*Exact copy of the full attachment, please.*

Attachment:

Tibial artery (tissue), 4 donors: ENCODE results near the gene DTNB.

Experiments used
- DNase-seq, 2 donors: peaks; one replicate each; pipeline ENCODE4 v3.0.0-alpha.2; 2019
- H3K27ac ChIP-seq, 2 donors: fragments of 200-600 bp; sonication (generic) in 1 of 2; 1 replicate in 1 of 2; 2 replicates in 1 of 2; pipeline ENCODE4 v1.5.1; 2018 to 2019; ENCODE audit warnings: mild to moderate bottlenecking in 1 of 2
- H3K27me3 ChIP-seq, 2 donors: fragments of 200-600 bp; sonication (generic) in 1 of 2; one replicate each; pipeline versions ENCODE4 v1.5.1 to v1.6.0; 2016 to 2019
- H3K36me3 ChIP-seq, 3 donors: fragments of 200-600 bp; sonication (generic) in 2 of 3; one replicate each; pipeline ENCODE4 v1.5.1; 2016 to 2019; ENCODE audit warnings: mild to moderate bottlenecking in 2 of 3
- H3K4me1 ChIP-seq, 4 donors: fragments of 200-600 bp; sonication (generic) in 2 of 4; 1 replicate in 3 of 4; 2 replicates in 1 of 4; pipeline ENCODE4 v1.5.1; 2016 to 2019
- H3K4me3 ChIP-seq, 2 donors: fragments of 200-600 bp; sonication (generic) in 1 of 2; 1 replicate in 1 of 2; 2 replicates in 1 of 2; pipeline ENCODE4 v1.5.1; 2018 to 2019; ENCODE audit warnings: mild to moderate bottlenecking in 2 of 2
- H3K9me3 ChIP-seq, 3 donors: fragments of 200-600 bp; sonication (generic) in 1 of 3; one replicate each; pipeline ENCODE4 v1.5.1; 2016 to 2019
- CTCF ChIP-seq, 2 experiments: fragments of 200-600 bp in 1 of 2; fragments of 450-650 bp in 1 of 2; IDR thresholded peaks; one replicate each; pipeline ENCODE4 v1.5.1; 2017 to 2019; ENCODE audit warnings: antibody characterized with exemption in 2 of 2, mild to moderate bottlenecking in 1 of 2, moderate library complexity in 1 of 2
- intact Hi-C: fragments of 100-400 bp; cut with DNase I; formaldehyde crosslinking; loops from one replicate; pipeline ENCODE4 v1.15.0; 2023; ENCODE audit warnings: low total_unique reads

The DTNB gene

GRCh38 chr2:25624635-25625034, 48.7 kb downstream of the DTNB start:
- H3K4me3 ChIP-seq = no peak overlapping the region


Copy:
Tibial artery (tissue), 4 donors: ENCODE results near the gene DTNB.

Experiments used
- DNase-seq, 2 donors: peaks; one replicate each; pipeline ENCODE4 v3.0.0-alpha.2; 2019
- H3K27ac ChIP-seq, 2 donors: fragments of 200-600 bp; sonication (generic) in 1 of 2; 1 replicate in 1 of 2; 2 replicates in 1 of 2; pipeline ENCODE4 v1.5.1; 2018 to 2019; ENCODE audit warnings: mild to moderate bottlenecking in 1 of 2
- H3K27me3 ChIP-seq, 2 donors: fragments of 200-600 bp; sonication (generic) in 1 of 2; one replicate each; pipeline versions ENCODE4 v1.5.1 to v1.6.0; 2016 to 2019
- H3K36me3 ChIP-seq, 3 donors: fragments of 200-600 bp; sonication (generic) in 2 of 3; one replicate each; pipeline ENCODE4 v1.5.1; 2016 to 2019; ENCODE audit warnings: mild to moderate bottlenecking in 2 of 3
- H3K4me1 ChIP-seq, 4 donors: fragments of 200-600 bp; sonication (generic) in 2 of 4; 1 replicate in 3 of 4; 2 replicates in 1 of 4; pipeline ENCODE4 v1.5.1; 2016 to 2019
- H3K4me3 ChIP-seq, 2 donors: fragments of 200-600 bp; sonication (generic) in 1 of 2; 1 replicate in 1 of 2; 2 replicates in 1 of 2; pipeline ENCODE4 v1.5.1; 2018 to 2019; ENCODE audit warnings: mild to moderate bottlenecking in 2 of 2
- H3K9me3 ChIP-seq, 3 donors: fragments of 200-600 bp; sonication (generic) in 1 of 3; one replicate each; pipeline ENCODE4 v1.5.1; 2016 to 2019
- CTCF ChIP-seq, 2 experiments: fragments of 200-600 bp in 1 of 2; fragments of 450-650 bp in 1 of 2; IDR thresholded peaks; one replicate each; pipeline ENCODE4 v1.5.1; 2017 to 2019; ENCODE audit warnings: antibody characterized with exemption in 2 of 2, mild to moderate bottlenecking in 1 of 2, moderate library complexity in 1 of 2
- intact Hi-C: fragments of 100-400 bp; cut with DNase I; formaldehyde crosslinking; loops from one replicate; pipeline ENCODE4 v1.15.0; 2023; ENCODE audit warnings: low total_unique reads

The DTNB gene

GRCh38 chr2:25624635-25625034, 48.7 kb downstream of the DTNB start:
- H3K4me3 ChIP-seq = no peak overlapping the region